This can be exercising your body at the gym or exercising your mind in studies. Most of the time, this refers to physical exercise.
This can also be translated as to temper, to toughen, to train, to drill, to forge, or simply discipline.
You're only old if you think you're old
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The following table may be helpful for those studying Chinese or Japanese...
|Title||Characters||Romaji (Romanized Japanese)||Various forms of Romanized Chinese|
|Body and Mind||身心||shin jin / shinjin||shēn xīn / shen1 xin1 / shen xin / shenxin||shen hsin / shenhsin|
|Mind Body Spirit||身心靈 / 身心霊|
|mi shin rei|
|shēn xīn líng|
shen1 xin1 ling2
shen xin ling
|shen hsin ling
|Body Mind Spirit||身心霊||mi shin rei|
|Strong Body, Strong Mind||強い體強い心|
|tsuyo i karada tsuyo i kokoro|
|Strong Mind Strong Body||強壯的身體堅強的心態|
|qiáng zhuàng de shēn tǐ jiān qiáng de xīn tài|
qiang2 zhuang4 de shen1 ti3 jian1 qiang2 de xin1 tai4
qiang zhuang de shen ti jian qiang de xin tai
|ch`iang chuang te shen t`i chien ch`iang te hsin t`ai
chiang chuang te shen ti chien chiang te hsin tai
|Energy Sword Body in Concert||気剣体一致 / 氣劍體一致|
|ki ken tai icchi|
ki ken tai ichi
|Exercise||鍛煉 / 鍛鍊|
|You are only as old as you feel||不怕人老隻怕心老|
|bú pà rén lǎo zhǐ pà xīn lǎo|
bu2 pa4 ren2 lao3 zhi3 pa4 xin1 lao3
bu pa ren lao zhi pa xin lao
|pu p`a jen lao chih p`a hsin lao
pu pa jen lao chih pa hsin lao
|In some entries above you will see that characters have different versions above and below a line.|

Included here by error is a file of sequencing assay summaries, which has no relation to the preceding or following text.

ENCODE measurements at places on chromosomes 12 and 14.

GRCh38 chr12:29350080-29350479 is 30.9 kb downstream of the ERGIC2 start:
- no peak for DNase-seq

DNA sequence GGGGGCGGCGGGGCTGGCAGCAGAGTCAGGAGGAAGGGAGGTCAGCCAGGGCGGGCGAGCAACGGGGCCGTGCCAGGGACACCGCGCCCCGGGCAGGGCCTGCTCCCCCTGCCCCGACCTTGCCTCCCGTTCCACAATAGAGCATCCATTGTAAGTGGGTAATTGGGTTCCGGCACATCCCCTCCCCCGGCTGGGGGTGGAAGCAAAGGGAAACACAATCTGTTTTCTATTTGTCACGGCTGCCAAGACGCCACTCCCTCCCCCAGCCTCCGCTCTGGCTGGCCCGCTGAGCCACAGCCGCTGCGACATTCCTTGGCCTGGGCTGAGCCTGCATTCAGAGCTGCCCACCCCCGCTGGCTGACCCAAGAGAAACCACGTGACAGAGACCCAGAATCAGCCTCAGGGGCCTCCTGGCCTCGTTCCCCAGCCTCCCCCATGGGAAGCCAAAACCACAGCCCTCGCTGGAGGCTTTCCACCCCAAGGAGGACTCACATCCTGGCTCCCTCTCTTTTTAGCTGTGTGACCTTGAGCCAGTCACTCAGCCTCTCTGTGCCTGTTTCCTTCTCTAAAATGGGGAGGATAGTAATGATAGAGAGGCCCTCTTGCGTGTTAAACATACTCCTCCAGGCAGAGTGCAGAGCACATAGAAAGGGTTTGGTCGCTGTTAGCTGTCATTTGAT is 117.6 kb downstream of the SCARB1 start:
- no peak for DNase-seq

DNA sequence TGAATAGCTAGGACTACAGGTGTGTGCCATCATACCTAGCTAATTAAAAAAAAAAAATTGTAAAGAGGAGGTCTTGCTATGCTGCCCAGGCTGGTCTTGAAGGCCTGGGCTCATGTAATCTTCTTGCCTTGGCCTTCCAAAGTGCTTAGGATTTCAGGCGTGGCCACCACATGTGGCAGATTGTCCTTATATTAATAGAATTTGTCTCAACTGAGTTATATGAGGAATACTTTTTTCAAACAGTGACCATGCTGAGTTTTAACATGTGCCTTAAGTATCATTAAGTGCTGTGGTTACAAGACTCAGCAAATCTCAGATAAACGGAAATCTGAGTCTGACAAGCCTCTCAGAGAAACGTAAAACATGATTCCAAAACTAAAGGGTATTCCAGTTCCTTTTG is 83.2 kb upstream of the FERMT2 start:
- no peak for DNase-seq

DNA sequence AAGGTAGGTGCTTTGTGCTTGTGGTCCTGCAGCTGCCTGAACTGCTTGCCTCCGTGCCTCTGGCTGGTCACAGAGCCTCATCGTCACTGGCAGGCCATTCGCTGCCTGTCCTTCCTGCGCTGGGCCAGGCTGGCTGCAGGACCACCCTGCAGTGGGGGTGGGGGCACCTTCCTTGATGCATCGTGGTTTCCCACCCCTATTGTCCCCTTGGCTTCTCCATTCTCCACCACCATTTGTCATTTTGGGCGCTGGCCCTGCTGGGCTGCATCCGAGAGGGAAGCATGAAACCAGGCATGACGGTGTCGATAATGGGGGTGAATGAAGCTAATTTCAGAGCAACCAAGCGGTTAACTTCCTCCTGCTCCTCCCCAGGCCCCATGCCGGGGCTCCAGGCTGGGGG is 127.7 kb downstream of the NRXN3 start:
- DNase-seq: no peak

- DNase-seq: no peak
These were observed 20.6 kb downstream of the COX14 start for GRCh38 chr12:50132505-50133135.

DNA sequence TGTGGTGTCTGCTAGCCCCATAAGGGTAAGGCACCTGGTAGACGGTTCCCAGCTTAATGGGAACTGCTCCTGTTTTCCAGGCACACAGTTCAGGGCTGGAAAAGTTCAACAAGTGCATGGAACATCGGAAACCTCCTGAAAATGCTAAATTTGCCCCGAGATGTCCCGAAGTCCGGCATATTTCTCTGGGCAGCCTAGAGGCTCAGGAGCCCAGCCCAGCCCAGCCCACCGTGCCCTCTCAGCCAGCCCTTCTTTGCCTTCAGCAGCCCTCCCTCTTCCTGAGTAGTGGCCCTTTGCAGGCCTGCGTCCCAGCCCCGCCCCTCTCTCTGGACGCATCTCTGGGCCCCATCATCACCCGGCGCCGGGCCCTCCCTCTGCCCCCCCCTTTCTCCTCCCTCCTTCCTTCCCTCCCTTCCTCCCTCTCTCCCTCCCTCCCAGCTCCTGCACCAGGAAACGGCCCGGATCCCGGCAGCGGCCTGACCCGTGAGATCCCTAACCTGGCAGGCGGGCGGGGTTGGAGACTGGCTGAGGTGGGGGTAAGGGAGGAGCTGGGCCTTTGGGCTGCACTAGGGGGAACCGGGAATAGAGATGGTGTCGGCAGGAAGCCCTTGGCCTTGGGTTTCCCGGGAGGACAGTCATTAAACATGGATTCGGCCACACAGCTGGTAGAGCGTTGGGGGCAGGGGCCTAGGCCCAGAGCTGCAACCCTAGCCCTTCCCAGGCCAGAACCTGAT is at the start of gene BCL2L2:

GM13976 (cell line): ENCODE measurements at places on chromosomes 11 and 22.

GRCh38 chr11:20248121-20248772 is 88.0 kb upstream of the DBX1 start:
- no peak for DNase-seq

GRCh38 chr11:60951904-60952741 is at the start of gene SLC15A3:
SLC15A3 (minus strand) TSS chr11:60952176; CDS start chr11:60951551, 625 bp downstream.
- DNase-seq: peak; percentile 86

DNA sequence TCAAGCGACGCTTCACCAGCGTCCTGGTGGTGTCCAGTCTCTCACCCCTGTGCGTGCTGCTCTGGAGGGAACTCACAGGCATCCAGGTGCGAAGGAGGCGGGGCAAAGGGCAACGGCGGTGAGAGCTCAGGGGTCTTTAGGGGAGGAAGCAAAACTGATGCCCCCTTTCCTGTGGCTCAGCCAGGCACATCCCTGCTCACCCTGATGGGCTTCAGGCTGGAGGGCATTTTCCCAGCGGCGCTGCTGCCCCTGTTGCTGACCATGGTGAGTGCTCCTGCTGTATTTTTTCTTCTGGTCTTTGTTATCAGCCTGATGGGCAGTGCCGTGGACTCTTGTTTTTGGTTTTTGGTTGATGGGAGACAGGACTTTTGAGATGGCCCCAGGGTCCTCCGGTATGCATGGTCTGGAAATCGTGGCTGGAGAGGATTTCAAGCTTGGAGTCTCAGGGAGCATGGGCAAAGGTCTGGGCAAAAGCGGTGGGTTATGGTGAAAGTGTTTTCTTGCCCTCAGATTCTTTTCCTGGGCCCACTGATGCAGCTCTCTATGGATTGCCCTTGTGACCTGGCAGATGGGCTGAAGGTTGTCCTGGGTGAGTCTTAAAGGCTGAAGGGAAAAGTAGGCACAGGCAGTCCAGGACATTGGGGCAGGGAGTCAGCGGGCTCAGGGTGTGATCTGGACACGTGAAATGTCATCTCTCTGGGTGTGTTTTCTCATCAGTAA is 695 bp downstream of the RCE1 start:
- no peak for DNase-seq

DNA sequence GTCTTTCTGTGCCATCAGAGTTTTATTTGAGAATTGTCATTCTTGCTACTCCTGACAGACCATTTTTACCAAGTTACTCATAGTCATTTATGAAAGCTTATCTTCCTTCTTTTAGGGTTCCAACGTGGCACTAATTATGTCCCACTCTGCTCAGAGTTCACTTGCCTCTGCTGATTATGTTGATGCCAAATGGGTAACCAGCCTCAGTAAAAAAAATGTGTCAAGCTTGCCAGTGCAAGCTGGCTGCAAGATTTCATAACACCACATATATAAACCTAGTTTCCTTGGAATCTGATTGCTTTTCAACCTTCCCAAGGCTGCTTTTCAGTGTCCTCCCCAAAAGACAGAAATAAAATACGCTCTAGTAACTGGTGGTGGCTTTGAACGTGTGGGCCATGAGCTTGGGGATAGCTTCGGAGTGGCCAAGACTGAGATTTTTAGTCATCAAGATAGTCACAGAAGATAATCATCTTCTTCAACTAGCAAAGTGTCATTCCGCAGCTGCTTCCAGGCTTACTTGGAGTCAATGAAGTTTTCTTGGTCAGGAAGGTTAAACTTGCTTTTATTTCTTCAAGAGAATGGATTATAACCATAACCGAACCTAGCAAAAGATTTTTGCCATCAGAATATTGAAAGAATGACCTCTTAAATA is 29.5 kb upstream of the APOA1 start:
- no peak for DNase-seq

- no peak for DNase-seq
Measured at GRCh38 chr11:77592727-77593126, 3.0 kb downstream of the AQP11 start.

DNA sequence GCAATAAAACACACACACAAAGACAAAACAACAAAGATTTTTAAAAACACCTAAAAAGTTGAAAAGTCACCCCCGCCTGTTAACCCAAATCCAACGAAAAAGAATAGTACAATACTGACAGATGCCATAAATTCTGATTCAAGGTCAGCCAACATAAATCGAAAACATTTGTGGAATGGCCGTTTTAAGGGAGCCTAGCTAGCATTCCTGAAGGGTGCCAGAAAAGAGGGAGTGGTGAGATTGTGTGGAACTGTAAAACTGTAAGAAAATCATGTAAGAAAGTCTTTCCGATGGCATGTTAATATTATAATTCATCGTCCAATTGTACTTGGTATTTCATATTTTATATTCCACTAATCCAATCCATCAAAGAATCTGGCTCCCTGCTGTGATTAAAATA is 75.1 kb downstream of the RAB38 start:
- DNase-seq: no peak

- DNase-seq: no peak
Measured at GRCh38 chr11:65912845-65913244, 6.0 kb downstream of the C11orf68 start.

In these cases, the characters above the line are Traditional Chinese, while the ones below are Simplified Chinese.
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All of our calligraphy wall scrolls are handmade.
When the calligrapher finishes creating your artwork, it is taken to my art mounting workshop in Beijing where a wall scroll is made by hand from a combination of silk, rice paper, and wood.
After we create your wall scroll, it takes at least two weeks for air mail delivery from Beijing to you.
Allow a few weeks for delivery. Rush service speeds it up by a week or two for $10!
When you select your calligraphy, you'll be taken to another page where you can choose various custom options.
The wall scroll that Sandy is holding in this picture is a "large size"
single-character wall scroll.
We also offer custom wall scrolls in small, medium, and an even-larger jumbo size.
Professional calligraphers are getting to be hard to find these days.
Instead of drawing characters by hand, the new generation in China merely type roman letters into their computer keyboards and pick the character that they want from a list that pops up.
There is some fear that true Chinese calligraphy may become a lost art in the coming years. Many art institutes in China are now promoting calligraphy programs in hopes of keeping this unique form of art alive.
Even with the teachings of a top-ranked calligrapher in China, my calligraphy will never be good enough to sell. I will leave that to the experts.
The same calligrapher who gave me those lessons also attracted a crowd of thousands and a TV crew as he created characters over 6-feet high. He happens to be ranked as one of the top 100 calligraphers in all of China. He is also one of very few that would actually attempt such a feat.
Check out my lists of Japanese Kanji Calligraphy Wall Scrolls and Old Korean Hanja Calligraphy Wall Scrolls.
Some people may refer to this entry as Body and Mind Kanji, Body and Mind Characters, Body and Mind in Mandarin Chinese, Body and Mind Characters, Body and Mind in Chinese Writing, Body and Mind in Japanese Writing, Body and Mind in Asian Writing, Body and Mind Ideograms, Chinese Body and Mind symbols, Body and Mind Hieroglyphics, Body and Mind Glyphs, Body and Mind in Chinese Letters, Body and Mind Hanzi, Body and Mind in Japanese Kanji, Body and Mind Pictograms, Body and Mind in the Chinese Written-Language, or Body and Mind in the Japanese Written-Language.